I have a very sensitive and important subject to talk about, and that is domestic violence. I hate it when I have to go all “serious” on my readers but this subject is very near to my heart because my mother, in the 1950’s, was the victim of domestic violence. By the time he started hitting her, she was pregnant.
In the fifties, it was not okay for a woman to be divorced, much less divorced and pregnant or with a child. But, she had the balls to leave him anyway. She moved back with her parents and stayed married until the baby was born. Then she divorced him. She eventually met my father, who was a good and gentle man. He adopted the baby and the prick who was the sperm donor was out of her life for good.
All my young life, my mother told me, “You never let a man hit you. Ever.” I never questioned that. I’m pleased to say no man ever has. I bruise easily, though, and my ex-husband used to say, because of the bruises I carry around on my legs, “People will think I beat you.” I told him this:
“Anyone who knows me knows you don’t beat me, because you’re still fucking BREATHING.”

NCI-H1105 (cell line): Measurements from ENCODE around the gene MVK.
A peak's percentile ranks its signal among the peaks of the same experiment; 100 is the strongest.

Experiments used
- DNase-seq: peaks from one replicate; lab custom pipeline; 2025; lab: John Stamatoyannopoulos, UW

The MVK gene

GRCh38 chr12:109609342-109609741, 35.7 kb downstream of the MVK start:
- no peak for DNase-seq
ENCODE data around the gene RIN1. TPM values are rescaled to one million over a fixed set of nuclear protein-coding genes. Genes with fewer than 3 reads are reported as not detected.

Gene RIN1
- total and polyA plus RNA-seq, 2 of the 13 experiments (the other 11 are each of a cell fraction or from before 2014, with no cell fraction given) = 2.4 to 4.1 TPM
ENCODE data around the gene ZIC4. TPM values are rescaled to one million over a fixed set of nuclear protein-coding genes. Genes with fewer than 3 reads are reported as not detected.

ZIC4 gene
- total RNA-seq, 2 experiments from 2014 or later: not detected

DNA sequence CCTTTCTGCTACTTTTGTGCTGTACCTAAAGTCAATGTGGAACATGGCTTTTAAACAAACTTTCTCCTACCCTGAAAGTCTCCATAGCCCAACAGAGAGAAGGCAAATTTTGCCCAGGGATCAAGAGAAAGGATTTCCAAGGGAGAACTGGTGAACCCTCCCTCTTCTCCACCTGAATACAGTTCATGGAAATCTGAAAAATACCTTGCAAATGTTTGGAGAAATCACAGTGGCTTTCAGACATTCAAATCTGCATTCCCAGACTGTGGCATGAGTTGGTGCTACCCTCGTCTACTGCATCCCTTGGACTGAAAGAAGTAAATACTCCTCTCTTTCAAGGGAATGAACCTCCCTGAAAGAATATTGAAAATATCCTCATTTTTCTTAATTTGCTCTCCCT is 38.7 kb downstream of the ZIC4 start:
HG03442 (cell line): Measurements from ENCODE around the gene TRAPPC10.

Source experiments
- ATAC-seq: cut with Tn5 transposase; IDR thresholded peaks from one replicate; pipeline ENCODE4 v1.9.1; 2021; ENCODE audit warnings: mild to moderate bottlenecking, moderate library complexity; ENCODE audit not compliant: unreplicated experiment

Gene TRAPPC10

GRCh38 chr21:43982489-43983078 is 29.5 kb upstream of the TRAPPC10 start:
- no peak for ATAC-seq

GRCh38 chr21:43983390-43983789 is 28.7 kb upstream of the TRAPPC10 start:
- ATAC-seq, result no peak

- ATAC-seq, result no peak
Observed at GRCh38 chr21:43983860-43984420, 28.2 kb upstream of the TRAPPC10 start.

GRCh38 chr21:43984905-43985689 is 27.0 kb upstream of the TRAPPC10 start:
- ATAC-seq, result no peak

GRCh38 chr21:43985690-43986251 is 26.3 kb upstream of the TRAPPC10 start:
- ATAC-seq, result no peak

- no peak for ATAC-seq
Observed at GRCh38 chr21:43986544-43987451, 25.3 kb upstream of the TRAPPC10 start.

Today I found out someone I love very much got into a domestic violence situation. She is very young and truthfully I’ve always thought she was too good for the guy she was with. Now I KNOW she is. I asked her if he hit her, she said no, “he just threw me around.” She is sore in her back and arms now. A relative is on the way to get her, while that asshole is sleeping. I am trying to convince her to come stay with me. I’m trying to convince her to press charges against him, and she won’t do it.
I’m writing this mostly so she will read it, and if another woman out there hears what I am saying and it helps her, well, I will have accomplished my goal of trying to stop the spread of this hideous behavior.
Here are some very important facts to realize:
- Women ages 18 to 34 are at greatest risk of becoming victims of domestic violence.
- More than 4 million women experience physical assault and rape by their partners.
- 1 in 3 female homicide victims are murdered by their current or former partner every year.
- Most women brought to emergency rooms due to domestic violence were socially isolated and had few social and financial resources.
- On average, nearly 20 people per minute are physically abused by an intimate partner in the United States. During one year, this equates to more than 10 million women and men.
- 1 in 3 women and 1 in 4 men have been victims of [some form of] physical violence by an intimate partner within their lifetime.
- 1 in 5 women and 1 in 7 men have been victims of severe physical violence by an intimate partner in their lifetime.